An advanced scheme for wet scavenging and liquid-phase chemistry in a regional online-coupled chemistry transport model 1Laboratory for Air Pollution/Env. Technology, Empa Materials and Science, Duebendorf, Switzerland
01 Feb 2013
2C2SM Center for Climate Systems Modeling, ETH, Zurich, Switzerland
*now at: Atmospheric Chemistry Division, National Center for Atmospheric Research, Boulder, CO, USA
Received: 12 Aug 2012 – Published in Atmos. Chem. Phys. Discuss.: 05 Oct 2012Abstract. Clouds are reaction chambers for atmospheric trace gases and aerosols, and the
associated precipitation is a major sink for atmospheric constituents. The
regional chemistry-climate model COSMO-ART has been lacking a description of
wet scavenging of gases and aqueous-phase chemistry. In this work we present a
coupling of COSMO-ART with a wet scavenging and aqueous-phase chemistry
scheme. The coupling is made consistent with the cloud microphysics scheme of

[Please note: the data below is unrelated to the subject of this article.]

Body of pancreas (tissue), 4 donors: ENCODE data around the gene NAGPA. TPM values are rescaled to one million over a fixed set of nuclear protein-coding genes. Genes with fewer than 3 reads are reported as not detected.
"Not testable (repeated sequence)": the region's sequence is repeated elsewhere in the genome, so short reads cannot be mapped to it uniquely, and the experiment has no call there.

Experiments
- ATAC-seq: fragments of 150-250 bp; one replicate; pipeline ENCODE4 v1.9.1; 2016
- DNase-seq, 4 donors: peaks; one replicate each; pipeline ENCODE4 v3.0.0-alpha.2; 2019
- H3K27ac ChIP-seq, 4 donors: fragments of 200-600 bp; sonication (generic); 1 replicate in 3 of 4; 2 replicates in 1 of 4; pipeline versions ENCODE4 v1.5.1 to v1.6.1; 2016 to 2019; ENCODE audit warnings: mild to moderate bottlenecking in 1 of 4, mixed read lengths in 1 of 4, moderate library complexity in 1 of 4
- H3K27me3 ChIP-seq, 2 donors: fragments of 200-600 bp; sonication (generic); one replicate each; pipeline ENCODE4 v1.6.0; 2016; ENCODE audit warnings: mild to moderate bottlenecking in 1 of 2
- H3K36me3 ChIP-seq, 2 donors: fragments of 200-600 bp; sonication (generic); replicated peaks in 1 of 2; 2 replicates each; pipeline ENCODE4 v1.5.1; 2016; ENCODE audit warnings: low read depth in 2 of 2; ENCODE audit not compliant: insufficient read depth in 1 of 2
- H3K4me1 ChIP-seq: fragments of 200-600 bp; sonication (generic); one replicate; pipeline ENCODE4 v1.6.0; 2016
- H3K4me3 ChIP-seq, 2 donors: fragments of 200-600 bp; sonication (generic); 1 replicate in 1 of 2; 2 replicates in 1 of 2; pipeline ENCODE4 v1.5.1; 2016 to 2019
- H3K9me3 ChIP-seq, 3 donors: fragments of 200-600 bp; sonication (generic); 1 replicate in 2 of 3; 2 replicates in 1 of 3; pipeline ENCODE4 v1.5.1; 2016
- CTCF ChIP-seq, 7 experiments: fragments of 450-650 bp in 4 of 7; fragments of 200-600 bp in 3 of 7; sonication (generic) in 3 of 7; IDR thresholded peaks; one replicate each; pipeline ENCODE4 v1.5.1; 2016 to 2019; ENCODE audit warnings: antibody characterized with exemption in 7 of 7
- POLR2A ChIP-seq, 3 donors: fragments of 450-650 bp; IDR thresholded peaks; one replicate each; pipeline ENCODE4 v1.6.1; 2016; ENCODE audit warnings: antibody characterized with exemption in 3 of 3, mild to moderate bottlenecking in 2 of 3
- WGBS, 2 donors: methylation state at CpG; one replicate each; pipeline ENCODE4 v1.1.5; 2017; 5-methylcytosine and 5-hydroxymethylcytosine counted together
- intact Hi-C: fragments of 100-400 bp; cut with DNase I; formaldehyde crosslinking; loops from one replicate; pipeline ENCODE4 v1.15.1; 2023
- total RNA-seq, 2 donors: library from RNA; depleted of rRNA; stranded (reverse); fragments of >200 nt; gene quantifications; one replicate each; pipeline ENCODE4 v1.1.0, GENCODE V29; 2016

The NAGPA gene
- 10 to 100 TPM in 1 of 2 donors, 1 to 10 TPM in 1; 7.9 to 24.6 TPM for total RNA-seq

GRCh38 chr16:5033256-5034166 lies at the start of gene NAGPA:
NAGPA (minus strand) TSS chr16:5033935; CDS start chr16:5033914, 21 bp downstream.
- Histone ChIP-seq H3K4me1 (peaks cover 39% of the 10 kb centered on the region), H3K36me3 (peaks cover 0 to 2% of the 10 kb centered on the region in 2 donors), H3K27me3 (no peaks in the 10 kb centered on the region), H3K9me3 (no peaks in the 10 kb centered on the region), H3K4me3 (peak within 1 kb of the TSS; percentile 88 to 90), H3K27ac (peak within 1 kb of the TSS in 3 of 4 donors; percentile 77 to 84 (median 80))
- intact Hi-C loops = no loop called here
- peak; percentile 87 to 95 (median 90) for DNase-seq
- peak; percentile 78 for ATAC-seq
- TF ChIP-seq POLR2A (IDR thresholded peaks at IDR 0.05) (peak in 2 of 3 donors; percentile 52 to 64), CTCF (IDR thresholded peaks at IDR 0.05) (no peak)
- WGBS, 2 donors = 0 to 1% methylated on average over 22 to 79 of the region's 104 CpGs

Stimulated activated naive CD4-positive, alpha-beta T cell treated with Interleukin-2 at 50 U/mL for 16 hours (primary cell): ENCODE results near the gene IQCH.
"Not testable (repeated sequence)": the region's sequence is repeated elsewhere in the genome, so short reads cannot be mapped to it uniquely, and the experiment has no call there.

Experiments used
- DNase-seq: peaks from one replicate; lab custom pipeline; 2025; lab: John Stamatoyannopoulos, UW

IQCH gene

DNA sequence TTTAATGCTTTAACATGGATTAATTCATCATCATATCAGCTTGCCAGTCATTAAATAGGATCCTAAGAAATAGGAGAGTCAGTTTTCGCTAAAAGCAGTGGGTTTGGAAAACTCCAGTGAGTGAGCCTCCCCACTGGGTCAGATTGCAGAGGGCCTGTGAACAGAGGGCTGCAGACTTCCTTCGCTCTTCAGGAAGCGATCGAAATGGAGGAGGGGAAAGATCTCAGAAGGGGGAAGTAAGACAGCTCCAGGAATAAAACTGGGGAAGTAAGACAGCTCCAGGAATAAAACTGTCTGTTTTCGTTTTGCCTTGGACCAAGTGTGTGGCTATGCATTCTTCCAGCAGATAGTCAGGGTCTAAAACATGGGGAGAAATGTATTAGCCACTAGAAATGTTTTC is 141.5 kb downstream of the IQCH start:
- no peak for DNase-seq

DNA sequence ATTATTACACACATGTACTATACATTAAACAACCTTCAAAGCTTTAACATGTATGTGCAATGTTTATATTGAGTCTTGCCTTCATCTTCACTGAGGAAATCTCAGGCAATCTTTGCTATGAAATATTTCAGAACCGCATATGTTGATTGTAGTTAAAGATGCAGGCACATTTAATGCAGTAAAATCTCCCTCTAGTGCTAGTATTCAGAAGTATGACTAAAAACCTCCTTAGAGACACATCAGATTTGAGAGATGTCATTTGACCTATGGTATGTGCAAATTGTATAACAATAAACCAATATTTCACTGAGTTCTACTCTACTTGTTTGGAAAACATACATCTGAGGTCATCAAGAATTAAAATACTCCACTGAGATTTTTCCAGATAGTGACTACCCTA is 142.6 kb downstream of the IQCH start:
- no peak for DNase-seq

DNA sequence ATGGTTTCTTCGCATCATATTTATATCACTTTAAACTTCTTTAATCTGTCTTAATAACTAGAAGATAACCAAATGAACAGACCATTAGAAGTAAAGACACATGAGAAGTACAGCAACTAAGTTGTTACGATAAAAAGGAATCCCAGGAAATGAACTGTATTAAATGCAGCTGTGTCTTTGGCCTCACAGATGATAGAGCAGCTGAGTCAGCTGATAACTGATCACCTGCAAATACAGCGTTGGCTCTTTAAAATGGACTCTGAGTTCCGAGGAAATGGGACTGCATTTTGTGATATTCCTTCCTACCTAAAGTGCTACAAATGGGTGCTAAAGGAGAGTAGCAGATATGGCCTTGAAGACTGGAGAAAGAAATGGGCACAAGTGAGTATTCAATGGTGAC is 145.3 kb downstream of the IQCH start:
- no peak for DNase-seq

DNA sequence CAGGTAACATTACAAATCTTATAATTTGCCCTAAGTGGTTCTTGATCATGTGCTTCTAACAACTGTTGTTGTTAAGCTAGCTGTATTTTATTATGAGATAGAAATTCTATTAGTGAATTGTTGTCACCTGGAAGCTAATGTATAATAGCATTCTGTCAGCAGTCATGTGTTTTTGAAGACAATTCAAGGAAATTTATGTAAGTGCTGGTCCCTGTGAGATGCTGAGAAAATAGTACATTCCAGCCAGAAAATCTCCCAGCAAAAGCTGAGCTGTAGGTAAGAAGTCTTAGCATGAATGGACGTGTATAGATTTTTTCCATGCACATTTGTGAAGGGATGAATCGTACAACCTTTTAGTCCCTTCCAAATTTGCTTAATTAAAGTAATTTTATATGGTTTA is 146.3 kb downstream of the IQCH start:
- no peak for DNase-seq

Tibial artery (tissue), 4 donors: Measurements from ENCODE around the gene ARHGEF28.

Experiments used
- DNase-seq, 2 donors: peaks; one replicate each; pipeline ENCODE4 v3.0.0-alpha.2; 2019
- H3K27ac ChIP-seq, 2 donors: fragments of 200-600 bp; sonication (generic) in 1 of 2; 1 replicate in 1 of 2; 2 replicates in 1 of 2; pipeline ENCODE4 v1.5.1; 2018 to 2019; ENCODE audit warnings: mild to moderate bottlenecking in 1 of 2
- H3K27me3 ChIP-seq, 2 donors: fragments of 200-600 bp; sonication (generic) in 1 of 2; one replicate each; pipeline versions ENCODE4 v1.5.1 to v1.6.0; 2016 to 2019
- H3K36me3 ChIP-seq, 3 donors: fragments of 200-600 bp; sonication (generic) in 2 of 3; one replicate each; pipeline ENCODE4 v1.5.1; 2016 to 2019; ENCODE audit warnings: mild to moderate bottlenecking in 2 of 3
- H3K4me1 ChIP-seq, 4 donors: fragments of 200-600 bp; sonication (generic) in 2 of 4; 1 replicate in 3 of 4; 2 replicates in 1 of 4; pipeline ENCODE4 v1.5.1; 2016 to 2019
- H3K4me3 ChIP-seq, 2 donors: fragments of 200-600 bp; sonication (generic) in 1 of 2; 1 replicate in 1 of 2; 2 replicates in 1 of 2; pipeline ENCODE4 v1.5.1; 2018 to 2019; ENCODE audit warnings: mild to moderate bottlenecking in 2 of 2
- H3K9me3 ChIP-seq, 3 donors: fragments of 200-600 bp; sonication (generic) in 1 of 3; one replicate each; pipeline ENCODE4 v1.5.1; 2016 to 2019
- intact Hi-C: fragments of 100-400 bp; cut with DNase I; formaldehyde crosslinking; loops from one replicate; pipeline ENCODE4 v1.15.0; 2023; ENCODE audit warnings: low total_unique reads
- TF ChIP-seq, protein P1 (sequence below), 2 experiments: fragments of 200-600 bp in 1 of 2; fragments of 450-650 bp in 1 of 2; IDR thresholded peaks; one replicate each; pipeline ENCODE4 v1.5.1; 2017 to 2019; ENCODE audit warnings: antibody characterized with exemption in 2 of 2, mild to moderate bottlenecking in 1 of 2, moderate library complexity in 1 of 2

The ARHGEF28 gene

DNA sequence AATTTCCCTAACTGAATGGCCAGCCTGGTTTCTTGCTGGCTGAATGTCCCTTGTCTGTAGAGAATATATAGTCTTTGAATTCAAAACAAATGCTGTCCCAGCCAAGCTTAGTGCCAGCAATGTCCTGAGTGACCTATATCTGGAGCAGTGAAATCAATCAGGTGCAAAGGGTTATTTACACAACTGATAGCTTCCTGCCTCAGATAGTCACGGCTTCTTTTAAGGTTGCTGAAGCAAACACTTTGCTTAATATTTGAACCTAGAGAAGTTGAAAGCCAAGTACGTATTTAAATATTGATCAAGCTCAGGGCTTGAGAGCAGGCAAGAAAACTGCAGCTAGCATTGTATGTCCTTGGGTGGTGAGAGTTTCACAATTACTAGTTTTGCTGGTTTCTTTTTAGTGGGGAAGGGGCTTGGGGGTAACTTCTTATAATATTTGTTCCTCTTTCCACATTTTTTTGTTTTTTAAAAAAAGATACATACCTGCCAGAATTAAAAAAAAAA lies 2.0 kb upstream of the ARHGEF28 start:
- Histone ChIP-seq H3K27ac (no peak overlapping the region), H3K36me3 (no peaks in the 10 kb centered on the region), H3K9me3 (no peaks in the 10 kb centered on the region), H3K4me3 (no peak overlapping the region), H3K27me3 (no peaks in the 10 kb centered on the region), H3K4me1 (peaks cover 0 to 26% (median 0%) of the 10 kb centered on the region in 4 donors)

the underlying meteorological model COSMO. While the choice of the
aqueous-chemistry mechanism is flexible, the effects of a simple sulfur
oxidation scheme are shown in the application of the coupled system in this
work. We give details explaining the coupling and extensions made, then
present results from idealized flow-over-hill experiments in a 2-D model setup
and finally results from a full 3-D simulation. Comparison against
measurement data shows that the scheme efficiently reduces SO2 trace
gas concentrations by 0.3 ppbv (−30%) on average, while leaving
O3 and NOx unchanged. PM10 aerosol mass was
increased by 10% on average. While total PM2.5 changes only
little, chemical composition is improved notably.
Overestimations of nitrate aerosols are reduced by typically
0.5–1 μg m−3 (up to −2 μg m−3 in the Po
Valley) while sulfate mass is increased by 1–1.5 μg m−3 on
average (up to 2.5 μg m−3 in Eastern Europe). The effect of
cloud processing of aerosols on its size distribution, i.e.
a shift towards larger diameters, is observed. Compared against wet deposition
measurements the system tends to underestimate the total wet deposited mass
for the simulated case study.
Revised: 25 Jan 2013 – Accepted: 29 Jan 2013 – Published: 01 Feb 2013
Citation: Knote, C. and Brunner, D.: An advanced scheme for wet scavenging and liquid-phase chemistry in a regional online-coupled chemistry transport model, Atmos. Chem. Phys., 13, 1177-1192, doi:10.5194/acp-13-1177-2013, 2013.